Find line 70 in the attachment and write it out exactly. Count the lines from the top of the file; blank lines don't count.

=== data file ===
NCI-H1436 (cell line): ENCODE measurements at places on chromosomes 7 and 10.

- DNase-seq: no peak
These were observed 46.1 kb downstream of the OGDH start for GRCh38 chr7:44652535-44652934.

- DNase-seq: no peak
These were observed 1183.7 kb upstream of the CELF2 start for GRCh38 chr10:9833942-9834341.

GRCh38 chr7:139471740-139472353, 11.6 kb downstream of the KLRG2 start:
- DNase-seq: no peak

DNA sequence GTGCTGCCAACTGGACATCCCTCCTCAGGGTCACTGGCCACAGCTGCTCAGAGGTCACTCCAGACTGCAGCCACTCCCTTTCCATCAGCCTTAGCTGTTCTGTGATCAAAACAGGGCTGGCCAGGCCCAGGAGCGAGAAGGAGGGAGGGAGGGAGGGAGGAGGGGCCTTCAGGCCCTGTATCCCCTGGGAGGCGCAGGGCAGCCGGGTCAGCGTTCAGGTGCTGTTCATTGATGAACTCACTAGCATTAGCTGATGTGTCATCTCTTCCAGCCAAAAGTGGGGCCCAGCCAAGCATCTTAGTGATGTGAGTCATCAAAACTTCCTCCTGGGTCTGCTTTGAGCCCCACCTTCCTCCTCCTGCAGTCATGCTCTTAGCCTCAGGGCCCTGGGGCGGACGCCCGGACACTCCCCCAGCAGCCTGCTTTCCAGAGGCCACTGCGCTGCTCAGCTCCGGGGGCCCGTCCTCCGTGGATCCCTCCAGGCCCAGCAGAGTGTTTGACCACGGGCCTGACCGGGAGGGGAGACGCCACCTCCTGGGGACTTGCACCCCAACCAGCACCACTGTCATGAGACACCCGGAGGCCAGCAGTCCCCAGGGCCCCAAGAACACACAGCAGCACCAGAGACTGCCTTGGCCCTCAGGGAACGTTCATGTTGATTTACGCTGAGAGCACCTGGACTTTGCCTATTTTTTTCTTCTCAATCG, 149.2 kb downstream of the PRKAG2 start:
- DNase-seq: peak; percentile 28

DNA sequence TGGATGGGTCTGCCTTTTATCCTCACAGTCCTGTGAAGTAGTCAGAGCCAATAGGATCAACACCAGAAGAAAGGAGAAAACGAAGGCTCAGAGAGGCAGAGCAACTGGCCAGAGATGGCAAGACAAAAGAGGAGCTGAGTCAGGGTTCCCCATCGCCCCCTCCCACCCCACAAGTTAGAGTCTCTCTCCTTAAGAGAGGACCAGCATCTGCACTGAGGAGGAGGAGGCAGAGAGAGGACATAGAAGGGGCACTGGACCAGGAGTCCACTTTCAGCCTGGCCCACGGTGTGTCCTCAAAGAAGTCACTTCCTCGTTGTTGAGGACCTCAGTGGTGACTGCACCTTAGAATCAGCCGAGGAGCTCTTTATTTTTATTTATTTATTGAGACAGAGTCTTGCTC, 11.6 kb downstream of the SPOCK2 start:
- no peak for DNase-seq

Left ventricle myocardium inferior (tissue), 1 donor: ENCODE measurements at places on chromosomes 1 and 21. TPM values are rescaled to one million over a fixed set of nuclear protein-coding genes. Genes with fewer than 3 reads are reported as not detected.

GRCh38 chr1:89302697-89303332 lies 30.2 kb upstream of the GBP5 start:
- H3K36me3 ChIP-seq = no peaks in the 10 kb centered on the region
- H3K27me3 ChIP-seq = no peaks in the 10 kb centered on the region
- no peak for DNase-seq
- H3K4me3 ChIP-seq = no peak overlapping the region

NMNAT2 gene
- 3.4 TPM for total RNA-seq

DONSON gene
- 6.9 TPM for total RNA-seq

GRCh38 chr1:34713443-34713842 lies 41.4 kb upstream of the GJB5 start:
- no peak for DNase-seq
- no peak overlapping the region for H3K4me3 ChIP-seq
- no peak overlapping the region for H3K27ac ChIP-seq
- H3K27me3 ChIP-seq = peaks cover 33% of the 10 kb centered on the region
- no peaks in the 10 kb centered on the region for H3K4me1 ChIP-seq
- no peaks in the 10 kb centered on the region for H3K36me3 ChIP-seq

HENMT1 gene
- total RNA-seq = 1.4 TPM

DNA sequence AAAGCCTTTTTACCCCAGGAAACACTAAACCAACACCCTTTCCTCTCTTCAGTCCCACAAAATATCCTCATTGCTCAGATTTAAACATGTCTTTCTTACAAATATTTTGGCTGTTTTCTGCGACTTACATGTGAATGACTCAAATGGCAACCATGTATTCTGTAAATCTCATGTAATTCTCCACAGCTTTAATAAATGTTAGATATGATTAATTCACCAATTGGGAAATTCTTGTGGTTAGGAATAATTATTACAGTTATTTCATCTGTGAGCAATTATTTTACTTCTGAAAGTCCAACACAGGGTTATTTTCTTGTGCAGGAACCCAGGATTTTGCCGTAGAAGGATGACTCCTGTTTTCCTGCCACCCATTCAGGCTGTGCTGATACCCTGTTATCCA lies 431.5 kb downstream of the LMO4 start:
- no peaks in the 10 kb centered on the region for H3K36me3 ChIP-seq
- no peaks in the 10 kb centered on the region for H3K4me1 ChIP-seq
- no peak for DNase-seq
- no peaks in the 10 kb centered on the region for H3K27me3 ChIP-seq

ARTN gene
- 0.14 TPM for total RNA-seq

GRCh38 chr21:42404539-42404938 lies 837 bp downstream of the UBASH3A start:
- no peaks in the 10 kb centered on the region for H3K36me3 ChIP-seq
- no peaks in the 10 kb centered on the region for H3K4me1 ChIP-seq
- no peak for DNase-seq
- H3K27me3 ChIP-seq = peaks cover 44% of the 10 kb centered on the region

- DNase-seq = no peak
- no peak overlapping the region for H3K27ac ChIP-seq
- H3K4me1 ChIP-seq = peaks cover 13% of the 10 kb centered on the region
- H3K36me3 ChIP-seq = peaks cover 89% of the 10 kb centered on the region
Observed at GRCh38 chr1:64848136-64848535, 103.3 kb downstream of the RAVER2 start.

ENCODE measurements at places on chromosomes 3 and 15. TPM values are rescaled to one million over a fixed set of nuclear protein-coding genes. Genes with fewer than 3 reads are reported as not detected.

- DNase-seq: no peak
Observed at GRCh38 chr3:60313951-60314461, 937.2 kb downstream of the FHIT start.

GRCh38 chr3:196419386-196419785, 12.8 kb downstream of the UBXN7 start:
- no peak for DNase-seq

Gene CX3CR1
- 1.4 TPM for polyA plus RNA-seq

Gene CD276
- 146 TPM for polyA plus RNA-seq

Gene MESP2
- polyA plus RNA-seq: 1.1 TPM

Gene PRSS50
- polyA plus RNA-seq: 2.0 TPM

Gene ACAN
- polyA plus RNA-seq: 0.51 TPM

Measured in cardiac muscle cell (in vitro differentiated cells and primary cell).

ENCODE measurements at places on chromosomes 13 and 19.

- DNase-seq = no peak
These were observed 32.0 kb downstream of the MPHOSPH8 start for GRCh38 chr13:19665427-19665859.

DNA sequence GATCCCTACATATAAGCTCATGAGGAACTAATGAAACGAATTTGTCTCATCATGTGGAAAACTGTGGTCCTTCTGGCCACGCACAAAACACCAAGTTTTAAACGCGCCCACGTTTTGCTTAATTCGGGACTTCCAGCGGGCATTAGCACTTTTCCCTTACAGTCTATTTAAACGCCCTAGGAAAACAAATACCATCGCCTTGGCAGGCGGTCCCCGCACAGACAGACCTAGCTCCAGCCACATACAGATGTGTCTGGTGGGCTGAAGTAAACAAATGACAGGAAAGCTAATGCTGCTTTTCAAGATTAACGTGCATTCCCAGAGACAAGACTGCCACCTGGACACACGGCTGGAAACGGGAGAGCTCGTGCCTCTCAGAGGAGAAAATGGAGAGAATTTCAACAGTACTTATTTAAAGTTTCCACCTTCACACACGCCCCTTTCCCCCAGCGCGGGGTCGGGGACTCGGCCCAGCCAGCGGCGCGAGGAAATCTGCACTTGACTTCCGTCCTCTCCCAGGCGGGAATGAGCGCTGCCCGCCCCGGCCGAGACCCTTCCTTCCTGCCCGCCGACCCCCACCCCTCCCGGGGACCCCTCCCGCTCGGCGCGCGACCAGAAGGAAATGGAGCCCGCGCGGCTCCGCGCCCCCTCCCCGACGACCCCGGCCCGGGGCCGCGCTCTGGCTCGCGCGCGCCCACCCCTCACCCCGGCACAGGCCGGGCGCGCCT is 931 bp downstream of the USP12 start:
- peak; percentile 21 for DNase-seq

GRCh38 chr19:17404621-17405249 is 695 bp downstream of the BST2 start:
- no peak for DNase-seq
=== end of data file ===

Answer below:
- no peak for DNase-seq